The superman position is a variation of the lion’s pose, but one taken to the next level. Your dog will be sitting with their belly pressed to the ground, paws out in front, head dropped between their paws, and their back legs splayed out behind them. When you see a dog in this position, they’ve probably had a busy day and now they need to calm down. This pose is a mixture of a recovery pose—with the belly pressed on the floor it is a position dogs like to use when they have been active and now want to cool down—and a pose that lets them get back into the game quickly if the situation warrants it.
When you see puppies in the superman position, they are probably dog-tired and have dropped off while fighting the urge to sleep.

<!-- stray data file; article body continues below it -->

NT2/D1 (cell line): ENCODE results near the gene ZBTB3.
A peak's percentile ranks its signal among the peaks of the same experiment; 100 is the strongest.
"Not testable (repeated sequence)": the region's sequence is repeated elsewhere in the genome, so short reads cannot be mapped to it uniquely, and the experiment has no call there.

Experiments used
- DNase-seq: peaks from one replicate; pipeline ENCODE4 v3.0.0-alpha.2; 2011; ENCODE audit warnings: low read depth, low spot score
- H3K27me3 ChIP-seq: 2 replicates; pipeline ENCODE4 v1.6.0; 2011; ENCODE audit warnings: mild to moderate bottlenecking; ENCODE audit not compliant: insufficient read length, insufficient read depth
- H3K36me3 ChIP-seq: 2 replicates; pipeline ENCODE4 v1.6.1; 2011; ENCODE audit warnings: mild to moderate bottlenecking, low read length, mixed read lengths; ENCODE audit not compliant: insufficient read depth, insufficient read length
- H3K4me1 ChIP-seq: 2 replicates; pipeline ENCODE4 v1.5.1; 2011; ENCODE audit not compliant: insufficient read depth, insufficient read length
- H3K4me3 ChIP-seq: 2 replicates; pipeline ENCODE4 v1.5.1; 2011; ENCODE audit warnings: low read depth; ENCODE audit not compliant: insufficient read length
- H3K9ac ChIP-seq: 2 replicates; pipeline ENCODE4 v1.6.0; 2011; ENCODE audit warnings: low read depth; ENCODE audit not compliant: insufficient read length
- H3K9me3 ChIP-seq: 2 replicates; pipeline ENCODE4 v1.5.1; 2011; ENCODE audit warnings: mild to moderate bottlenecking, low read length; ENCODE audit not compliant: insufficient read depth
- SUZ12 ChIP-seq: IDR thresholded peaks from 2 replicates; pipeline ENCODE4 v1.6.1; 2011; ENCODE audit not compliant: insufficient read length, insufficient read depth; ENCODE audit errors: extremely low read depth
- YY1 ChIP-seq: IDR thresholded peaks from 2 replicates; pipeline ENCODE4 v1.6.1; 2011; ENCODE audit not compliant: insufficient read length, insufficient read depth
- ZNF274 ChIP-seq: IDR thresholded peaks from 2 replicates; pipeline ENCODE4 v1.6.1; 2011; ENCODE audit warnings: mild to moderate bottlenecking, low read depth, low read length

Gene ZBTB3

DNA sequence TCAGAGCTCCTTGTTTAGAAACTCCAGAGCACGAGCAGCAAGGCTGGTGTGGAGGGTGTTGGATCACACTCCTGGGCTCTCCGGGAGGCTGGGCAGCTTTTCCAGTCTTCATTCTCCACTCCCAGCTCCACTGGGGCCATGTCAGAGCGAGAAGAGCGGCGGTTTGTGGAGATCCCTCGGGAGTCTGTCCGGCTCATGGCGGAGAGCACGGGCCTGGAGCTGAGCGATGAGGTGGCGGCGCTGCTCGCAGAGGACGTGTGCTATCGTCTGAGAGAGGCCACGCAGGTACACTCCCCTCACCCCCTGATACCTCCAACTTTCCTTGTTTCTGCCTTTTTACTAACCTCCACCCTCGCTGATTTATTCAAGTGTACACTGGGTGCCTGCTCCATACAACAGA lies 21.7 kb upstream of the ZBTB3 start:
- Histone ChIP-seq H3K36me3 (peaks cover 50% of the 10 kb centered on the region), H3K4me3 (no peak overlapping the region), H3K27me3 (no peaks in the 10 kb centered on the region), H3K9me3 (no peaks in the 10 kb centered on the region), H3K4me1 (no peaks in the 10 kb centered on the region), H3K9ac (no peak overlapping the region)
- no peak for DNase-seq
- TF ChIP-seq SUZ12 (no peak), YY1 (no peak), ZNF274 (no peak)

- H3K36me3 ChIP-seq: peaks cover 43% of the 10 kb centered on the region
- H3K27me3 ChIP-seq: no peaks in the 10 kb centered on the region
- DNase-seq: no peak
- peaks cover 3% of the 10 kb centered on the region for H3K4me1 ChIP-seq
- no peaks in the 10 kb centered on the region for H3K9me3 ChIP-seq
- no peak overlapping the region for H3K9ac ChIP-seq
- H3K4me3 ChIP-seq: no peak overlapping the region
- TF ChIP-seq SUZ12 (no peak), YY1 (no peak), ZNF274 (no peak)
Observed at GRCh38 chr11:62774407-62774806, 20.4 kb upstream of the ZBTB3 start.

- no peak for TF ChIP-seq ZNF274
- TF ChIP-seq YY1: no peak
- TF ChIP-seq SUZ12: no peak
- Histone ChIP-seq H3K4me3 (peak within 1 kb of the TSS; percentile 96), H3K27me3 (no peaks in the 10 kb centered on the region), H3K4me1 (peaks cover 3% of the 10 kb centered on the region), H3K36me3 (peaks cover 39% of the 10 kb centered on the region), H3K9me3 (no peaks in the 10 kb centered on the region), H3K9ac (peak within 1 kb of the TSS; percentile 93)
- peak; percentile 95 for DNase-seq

9. On a Cold Surface
On a baking hot summer’s day, it’s easy to understand why dogs sleep this way! Dogs sleep on a cold surface to cool down when they are overheating. One of the best ways for a dog to regulate their temperature while sleeping is to get their tummy touching the ground. With much less insulating hair, their tummy is perfect for maximizing the dissipation of body heat into the nice cool floor.
The best positions for getting a hot tummy in contact with a cold floor are the sphinx position and the superman position.
10. Side Sleeper
The side sleeping position, where a dog lies down on their side with their legs stretched out in front of them, is the most common sleeping position for dogs. In this position, your friend is completely relaxed. With their belly and vital organs exposed, reclined rather than ready to bolt, and spread out over a larger area this position shows you your dog is right at home with you and feels safe having a completely self-indulgent deep nap with you around.